The officer informed me that my mom had been trying to call the high school and finally decided to call the police to try and get a hold of me (I did not have a cell phone at the time—ridiculous to think now, huh?).  I went into the school and called my mom, and she told me that Dad had passed shortly after I had left.

I don’t remember crying as I drove back to my mom’s house. All my siblings were there.  We weren’t allowed into the living room as they removed his body, so we were all stationed in the kitchen, which in my mind made sense as that was really the “hub” of our house growing up anyway.

Hundreds showed up for his funeral and viewing—many of whom I had never seen in my life. People from work, his many missions trips, friends, and distant family members. A similar message was uttered over and over and over, “Your dad was such a good man.” “You’re dad always talked about you and your family.” “Your dad was such a godly man, who always talked about his faith.” And on it went. I remember thinking, “I will never be the man my dad was.”

Now, my dad was not perfect. I know, sometimes, we tend to really put people on a pedestal after they have passed, but my dad had many flaws. He did, however, do one thing exceptionally well, and that was to show love, compassion, and mercy. I didn’t often see the last two in my younger years … but if you knew me then, you’d know how crazy I drove my Dad (and teachers . . . and pastors . . . and family members . . .), so I’m not so sure it was fully deserved.

I was talking to a friend on the phone a few years after my dad passed, and she asked a unique question, “Have you ever experienced unconditional love?”

This memory of my dad is what popped into my head to share with her:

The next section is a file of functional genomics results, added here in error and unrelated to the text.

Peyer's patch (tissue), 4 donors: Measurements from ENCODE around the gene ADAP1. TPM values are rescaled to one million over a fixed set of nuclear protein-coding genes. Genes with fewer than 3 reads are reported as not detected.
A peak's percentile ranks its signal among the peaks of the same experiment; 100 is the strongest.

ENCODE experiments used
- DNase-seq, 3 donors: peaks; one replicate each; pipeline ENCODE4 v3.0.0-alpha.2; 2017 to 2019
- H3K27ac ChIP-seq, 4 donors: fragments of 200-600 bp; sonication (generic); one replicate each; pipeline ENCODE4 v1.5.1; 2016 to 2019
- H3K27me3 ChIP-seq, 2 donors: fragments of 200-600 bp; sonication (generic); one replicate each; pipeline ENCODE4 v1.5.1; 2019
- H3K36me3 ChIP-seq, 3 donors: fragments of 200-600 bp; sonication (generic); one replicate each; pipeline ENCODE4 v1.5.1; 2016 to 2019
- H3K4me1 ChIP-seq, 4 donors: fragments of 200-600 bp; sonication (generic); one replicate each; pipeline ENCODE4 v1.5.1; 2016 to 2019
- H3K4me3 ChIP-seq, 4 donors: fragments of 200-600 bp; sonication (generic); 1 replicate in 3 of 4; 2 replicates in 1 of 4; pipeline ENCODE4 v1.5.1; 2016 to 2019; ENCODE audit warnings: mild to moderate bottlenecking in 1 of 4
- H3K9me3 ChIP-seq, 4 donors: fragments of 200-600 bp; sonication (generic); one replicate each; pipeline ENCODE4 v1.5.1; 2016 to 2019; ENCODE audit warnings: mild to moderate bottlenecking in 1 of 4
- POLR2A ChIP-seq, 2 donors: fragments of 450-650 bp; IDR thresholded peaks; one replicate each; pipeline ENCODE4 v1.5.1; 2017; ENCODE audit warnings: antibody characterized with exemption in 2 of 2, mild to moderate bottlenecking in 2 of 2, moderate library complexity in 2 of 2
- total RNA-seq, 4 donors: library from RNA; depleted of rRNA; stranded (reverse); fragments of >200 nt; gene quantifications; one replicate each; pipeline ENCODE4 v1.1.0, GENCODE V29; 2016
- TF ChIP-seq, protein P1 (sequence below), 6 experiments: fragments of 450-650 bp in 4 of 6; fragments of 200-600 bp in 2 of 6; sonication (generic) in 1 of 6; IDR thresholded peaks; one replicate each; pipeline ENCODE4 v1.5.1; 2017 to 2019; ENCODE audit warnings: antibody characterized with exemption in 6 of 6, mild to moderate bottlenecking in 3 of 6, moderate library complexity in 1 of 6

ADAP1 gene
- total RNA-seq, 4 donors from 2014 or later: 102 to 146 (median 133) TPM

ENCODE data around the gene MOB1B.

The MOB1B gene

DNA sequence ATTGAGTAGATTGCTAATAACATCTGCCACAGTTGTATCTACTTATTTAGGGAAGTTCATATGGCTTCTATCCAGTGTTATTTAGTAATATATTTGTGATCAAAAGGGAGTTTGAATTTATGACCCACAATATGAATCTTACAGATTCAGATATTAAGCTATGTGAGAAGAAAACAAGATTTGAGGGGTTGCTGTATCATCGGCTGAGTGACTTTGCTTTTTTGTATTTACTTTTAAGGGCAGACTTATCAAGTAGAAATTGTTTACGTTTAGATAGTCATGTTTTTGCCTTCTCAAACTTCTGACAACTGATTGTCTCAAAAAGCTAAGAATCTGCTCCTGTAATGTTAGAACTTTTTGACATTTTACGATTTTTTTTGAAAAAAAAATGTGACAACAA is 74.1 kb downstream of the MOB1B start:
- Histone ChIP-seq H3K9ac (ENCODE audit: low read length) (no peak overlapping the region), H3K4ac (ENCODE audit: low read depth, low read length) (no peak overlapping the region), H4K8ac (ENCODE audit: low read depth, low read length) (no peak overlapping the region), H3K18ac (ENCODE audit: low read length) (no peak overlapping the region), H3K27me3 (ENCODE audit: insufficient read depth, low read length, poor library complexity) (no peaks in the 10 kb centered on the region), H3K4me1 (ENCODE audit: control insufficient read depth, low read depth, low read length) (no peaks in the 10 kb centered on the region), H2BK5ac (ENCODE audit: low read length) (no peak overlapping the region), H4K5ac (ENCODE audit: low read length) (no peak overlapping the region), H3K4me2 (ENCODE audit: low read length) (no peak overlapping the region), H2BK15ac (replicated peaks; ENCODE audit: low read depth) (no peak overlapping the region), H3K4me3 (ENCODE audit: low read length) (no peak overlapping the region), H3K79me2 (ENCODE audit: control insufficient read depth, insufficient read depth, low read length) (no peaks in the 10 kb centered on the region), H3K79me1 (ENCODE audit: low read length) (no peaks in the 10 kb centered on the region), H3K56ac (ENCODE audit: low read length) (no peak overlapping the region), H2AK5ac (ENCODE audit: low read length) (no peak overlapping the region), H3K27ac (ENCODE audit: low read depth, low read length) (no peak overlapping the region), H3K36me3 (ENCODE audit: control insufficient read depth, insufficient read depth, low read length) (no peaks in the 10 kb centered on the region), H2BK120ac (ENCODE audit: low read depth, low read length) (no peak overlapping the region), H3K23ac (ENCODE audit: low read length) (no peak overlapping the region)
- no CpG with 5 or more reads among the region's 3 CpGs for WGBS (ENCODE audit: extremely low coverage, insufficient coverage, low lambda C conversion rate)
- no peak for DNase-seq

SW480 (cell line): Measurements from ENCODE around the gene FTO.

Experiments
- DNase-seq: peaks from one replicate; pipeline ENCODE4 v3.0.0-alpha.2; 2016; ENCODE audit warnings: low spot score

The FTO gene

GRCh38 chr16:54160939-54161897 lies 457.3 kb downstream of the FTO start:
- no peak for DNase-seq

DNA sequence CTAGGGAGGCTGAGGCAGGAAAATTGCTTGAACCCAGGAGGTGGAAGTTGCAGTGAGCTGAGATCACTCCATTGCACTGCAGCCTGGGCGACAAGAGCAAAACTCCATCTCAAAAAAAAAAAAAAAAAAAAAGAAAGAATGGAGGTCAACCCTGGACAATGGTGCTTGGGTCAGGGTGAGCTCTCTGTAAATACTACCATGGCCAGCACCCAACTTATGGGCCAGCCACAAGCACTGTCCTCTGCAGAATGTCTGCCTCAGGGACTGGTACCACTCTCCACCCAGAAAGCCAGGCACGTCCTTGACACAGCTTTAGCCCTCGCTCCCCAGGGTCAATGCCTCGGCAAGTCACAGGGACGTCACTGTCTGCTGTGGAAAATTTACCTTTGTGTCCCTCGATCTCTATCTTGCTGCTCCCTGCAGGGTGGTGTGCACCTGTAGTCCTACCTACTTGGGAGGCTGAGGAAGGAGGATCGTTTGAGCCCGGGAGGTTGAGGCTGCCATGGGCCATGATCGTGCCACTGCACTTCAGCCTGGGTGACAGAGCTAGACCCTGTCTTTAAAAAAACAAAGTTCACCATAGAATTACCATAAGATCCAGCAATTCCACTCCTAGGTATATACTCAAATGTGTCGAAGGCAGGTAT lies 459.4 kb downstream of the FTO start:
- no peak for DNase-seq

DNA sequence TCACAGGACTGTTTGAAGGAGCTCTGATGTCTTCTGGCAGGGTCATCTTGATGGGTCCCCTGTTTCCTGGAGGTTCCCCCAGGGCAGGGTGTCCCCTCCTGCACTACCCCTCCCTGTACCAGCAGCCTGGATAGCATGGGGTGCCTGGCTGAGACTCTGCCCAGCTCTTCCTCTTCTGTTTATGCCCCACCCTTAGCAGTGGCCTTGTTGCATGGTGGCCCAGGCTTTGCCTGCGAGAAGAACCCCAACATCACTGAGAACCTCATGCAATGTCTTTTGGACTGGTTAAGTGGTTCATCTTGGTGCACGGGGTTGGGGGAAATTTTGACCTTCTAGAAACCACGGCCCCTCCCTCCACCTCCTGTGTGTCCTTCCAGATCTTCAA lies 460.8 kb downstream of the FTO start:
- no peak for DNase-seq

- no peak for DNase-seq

I remember one winter when my dad took my two younger brothers and me ice skating. We hiked to a small pond above our house with skates tied together and slung over our shoulders. When we made it to the pond, we boys wanted to run right out on the ice, but Dad stopped us, pulled out a hatchet, and began chopping through the frozen surface.


My father-in-law, Roger, carrying my husband, Randy, and his little brother, Bob, up the stairs.

He explained that he wouldn’t let us skate unless it was at least six inches thick.  He cut a small hole and measured.  I have no idea how thick it was, only that he said we could go.

Dad was actually quite a good skater. Us boys? Not so much. In fact, I can confidently say, we were horrible. Things weren’t made easier by the fact that the sun was out—warming up the ice so there was a layer of slush on top of that pond.

Over the next four hours my dad took the runner sled we brought with us, turned it sideways, and scraped the slush off the top of that pond for us so we could skate a little better. Four hours he did not skate or do anything but watch us . . . and scrape off that slush.

It was such an odd thing to remember. At the time I really didn’t think much of it at all (what young boy would, really?). But now, as an adult with children of my own, I realized what a great lesson in love that was.

I often remember that story.  It’s typically when I’m teaching, or frustrated with someone, or dealing with my own children. Because, sometimes, if you want the best for someone, you have scrape off a little “slush.”  Maybe it’s showing love. Maybe it’s being quiet and listening. Maybe it’s providing discipline.  That day, it was literally scraping off the slush from a small pond so his boys can enjoy a few hours of skating.

I miss my dad; it’s amplified on Father’s Day. Selfishly I wish he was here to see what I’m doing with my life and so I could brag about my five children to him.

I still wonder if I’ll ever be the man my dad was … in the mean time, I’ll just keep pushing slush.

Love you, Dad.



Happy Father’s Day, readers.




7 Everythings I Learned from My Mom